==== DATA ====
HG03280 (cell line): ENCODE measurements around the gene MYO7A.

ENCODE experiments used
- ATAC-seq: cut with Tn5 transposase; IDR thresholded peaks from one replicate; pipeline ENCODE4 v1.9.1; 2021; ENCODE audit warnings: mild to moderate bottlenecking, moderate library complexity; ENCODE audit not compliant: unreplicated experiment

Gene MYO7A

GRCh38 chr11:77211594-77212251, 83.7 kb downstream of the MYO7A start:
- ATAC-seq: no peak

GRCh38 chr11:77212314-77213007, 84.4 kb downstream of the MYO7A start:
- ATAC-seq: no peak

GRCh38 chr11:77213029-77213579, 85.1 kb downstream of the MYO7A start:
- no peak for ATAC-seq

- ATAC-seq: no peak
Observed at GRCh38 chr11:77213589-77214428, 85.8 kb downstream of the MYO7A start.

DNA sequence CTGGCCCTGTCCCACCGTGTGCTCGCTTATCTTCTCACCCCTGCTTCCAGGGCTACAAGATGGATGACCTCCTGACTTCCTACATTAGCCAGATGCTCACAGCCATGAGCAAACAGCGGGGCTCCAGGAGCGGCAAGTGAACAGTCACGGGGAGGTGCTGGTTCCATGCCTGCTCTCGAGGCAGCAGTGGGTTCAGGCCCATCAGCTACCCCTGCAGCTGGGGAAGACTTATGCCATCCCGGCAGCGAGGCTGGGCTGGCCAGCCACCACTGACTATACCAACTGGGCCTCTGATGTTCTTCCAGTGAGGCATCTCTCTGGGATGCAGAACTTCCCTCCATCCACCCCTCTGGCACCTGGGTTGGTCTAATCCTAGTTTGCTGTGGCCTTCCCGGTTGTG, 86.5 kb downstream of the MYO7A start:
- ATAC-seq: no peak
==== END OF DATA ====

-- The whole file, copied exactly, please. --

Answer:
HG03280 (cell line): ENCODE measurements around the gene MYO7A.

ENCODE experiments used
- ATAC-seq: cut with Tn5 transposase; IDR thresholded peaks from one replicate; pipeline ENCODE4 v1.9.1; 2021; ENCODE audit warnings: mild to moderate bottlenecking, moderate library complexity; ENCODE audit not compliant: unreplicated experiment

Gene MYO7A

GRCh38 chr11:77211594-77212251, 83.7 kb downstream of the MYO7A start:
- ATAC-seq: no peak

GRCh38 chr11:77212314-77213007, 84.4 kb downstream of the MYO7A start:
- ATAC-seq: no peak

GRCh38 chr11:77213029-77213579, 85.1 kb downstream of the MYO7A start:
- no peak for ATAC-seq

- ATAC-seq: no peak
Observed at GRCh38 chr11:77213589-77214428, 85.8 kb downstream of the MYO7A start.

DNA sequence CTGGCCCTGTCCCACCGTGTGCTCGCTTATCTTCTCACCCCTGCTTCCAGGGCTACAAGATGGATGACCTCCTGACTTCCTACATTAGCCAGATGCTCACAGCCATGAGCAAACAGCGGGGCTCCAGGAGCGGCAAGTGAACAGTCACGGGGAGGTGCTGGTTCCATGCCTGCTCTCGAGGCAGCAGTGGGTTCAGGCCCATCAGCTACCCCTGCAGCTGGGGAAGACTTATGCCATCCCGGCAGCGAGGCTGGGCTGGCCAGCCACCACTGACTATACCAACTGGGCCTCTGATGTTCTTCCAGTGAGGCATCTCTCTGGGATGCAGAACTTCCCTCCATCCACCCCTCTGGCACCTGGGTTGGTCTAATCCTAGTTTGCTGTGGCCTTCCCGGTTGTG, 86.5 kb downstream of the MYO7A start:
- ATAC-seq: no peak